Toronto Mike

How to Rebuild Your Emergency Fund After a Crisis

Businesswoman holding coins and putting in glass

Credit: lovelyday12 via FreePik

When your glass is half full, a depleted emergency fund is a sign these critical savings have done their job. It gave you the means to handle an unexpected expense without disrupting the rest of your budget.

But for those pessimists who see the glass half empty, $0 in an emergency fund means it can’t be your safety net in another emergency.

Both perspectives are correct, which only highlights the need to rebuild your savings. This way, you’ll be prepared when the next time disaster strikes.

1. Use Your Budget to Fast-Track Savings

If your emergency fund is empty (or near to it), you’ll want to make sure your first several contributions are larger than normal. Increasing your typical savings can help jump-start your fund, so it grows faster than usual.

Look to your budget to spot unnecessary expenses you can hit “pause” on until you get at least $1,000 in your fund. You can add these fun expenses back to your budget once you feel like your fund is better prepared for the unexpected.

2. Use Your Line of Credit in Emergencies

In a perfect world, you won’t deal with an unexpected expense until after you rebuild your emergency fund. In reality, an emergency usually arrives when you’re least prepared.

A line of credit can be helpful in situations when you’re stuck handling an emergency expense without an emergency fund. It’s a safety net, letting you tap into extra funds in extenuating circumstances.

If you don’t already have a line of credit in your financial toolkit, go online to find out more. The line of credit experts at Fora Credit make it easy to research your potential options in an emergency. Once you have one, you can withdraw cash against your available credit as you need it, whenever you need it.

3. Move Your Emergency Fund to a High-Yield Savings Account

In Canada, the typical savings account might earn 2.5% in interest, but there’s a chance you’re earning as little as 1%. In a year, a balance of $5,000 would earn a measly $50.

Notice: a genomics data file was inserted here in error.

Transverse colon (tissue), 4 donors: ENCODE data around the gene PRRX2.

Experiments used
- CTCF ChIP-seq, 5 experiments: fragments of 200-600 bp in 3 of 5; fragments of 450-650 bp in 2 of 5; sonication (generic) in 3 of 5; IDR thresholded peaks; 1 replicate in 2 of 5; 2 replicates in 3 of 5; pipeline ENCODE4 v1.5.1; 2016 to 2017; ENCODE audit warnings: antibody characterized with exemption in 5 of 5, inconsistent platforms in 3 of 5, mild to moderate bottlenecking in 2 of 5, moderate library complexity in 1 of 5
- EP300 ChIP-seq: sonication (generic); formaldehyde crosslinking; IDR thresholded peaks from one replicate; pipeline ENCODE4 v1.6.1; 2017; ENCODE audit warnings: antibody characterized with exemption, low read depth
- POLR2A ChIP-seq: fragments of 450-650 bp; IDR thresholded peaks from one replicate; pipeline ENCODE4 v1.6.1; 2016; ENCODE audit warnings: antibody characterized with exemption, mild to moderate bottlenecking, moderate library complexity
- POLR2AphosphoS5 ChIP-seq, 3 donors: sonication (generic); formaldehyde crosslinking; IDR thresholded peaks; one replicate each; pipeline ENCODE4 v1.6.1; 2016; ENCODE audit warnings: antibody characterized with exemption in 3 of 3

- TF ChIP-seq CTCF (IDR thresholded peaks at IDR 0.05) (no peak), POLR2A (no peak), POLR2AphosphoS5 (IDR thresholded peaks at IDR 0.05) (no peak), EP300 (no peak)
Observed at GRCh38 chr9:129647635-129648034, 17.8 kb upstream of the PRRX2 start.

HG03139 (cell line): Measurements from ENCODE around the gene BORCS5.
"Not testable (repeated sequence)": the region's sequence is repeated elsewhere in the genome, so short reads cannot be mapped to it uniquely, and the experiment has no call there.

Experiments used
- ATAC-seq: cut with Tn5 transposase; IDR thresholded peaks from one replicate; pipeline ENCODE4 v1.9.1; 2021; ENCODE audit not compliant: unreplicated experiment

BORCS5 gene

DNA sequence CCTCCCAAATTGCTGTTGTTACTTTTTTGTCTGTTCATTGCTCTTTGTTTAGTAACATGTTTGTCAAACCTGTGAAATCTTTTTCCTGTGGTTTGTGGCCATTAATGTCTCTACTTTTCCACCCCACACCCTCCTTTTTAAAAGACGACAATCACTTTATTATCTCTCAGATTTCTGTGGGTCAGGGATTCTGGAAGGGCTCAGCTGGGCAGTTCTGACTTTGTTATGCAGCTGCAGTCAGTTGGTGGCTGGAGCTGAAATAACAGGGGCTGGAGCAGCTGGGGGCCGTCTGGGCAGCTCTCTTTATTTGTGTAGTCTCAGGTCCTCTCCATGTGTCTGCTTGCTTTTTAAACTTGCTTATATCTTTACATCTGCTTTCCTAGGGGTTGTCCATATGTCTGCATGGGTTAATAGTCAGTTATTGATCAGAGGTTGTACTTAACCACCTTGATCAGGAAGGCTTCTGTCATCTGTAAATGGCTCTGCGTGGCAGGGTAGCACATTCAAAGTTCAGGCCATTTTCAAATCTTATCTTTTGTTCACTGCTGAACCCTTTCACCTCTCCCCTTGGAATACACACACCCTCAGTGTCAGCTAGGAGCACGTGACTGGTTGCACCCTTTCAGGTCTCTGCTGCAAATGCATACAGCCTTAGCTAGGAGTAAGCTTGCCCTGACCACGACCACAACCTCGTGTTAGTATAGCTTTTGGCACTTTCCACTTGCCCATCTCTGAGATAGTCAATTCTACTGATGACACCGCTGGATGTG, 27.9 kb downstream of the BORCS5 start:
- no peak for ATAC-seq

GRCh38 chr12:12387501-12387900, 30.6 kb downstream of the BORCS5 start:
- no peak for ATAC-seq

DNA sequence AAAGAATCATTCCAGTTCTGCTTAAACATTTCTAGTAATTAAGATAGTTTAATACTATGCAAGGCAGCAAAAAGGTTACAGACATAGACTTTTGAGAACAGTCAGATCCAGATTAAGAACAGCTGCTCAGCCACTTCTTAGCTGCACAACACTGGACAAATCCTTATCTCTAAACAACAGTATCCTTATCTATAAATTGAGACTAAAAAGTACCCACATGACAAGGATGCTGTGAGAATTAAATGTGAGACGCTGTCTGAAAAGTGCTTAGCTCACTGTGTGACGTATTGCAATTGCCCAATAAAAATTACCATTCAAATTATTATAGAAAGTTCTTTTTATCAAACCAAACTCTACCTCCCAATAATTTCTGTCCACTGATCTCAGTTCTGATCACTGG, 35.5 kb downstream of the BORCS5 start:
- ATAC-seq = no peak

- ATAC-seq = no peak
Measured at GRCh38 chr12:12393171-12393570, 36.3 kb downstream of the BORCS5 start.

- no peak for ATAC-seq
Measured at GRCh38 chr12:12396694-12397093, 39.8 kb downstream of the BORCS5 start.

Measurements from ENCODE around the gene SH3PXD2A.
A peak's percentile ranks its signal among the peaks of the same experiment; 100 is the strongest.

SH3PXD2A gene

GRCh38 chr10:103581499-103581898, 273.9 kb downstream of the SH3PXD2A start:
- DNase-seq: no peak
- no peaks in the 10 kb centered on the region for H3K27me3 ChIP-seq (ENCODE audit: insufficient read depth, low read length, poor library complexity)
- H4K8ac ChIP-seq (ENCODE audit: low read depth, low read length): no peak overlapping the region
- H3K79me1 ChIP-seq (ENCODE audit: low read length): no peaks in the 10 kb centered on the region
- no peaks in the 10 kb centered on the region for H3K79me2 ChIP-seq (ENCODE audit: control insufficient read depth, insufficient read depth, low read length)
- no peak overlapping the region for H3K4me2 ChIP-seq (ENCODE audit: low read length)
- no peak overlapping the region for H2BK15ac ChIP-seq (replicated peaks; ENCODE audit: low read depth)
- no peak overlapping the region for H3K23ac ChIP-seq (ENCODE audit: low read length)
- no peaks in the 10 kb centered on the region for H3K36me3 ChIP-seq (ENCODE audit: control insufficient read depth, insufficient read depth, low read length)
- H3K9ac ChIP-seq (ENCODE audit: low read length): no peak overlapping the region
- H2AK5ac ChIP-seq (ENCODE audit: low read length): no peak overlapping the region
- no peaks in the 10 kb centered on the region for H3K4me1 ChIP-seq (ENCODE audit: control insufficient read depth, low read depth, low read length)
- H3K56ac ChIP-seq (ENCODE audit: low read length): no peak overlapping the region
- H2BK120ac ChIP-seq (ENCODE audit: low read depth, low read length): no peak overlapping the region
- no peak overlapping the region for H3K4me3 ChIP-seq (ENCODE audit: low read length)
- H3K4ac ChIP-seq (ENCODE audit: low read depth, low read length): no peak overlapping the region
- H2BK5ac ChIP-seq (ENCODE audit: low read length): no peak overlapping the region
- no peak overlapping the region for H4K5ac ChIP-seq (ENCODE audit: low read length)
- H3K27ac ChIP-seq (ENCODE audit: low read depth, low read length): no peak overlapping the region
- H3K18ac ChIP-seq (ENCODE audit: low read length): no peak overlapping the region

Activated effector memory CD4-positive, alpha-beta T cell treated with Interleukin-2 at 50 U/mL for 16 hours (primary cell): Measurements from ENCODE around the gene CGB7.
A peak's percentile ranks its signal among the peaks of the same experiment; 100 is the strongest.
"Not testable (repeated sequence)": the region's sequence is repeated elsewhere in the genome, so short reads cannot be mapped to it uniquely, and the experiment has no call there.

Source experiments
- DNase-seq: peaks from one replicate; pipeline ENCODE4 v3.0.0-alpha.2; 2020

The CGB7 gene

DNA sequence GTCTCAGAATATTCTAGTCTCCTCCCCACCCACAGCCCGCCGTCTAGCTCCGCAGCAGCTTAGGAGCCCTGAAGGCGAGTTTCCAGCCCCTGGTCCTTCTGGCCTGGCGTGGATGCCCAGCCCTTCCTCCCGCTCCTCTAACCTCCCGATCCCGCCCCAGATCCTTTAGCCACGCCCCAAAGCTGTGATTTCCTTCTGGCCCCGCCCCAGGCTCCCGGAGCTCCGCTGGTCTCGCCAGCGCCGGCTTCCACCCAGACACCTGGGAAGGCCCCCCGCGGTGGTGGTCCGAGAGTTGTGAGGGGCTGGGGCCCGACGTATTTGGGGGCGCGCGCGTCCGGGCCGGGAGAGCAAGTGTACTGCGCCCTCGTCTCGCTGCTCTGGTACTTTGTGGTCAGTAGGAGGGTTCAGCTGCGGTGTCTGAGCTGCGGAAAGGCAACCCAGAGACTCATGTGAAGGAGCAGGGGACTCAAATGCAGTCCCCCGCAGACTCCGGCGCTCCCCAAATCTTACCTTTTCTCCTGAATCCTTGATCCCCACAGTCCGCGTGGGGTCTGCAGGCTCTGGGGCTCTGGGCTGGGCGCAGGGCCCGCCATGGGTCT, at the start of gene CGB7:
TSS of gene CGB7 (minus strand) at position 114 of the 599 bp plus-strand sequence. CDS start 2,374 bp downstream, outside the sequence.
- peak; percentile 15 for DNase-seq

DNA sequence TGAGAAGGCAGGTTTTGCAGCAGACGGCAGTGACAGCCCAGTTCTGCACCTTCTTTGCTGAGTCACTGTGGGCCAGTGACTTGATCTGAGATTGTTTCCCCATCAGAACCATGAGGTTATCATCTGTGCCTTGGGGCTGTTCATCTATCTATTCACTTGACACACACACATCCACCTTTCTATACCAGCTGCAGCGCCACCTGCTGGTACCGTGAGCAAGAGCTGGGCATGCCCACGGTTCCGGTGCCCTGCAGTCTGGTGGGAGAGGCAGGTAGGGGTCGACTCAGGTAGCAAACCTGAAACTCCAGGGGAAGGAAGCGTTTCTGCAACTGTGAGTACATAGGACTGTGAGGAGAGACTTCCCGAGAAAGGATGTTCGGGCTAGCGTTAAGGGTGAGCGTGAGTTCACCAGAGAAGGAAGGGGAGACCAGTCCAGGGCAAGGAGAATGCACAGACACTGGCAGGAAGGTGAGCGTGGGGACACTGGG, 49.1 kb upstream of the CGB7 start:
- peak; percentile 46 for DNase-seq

At this rate, a basic savings account isn’t doing you any favours. You might as well be saving your money underneath your mattress for all that it’s earning in interest.

You can maximize your earnings by switching to a high-yield savings account. Some accounts offer nearly 5%, earning 50 times what you normally get with a basic account. That translates into more than $200 per year on a $5,000 balance — and more if you blow past these benchmarks!

4. Automate Your Contributions

Building a savings account is easier when you’re consistent. Monthly — or better yet, bi-weekly — contributions add up faster than if you save whenever you manage to remember.

You can automate your contributions just like any other bill online. Just make sure you set a recurring transfer from your chequing account that fits with your budget.

5. Fold in Windfalls

With tax season on its way, the government might be cutting you a cheque in the near future. While you can use this splurge on something fun, a refund is a quick and painless way to replenish your emergency fund. The same goes for any unexpected financial gain.

Admittedly, rebuilding an emergency fund isn’t easy these days, but it is possible when you follow these five tips.

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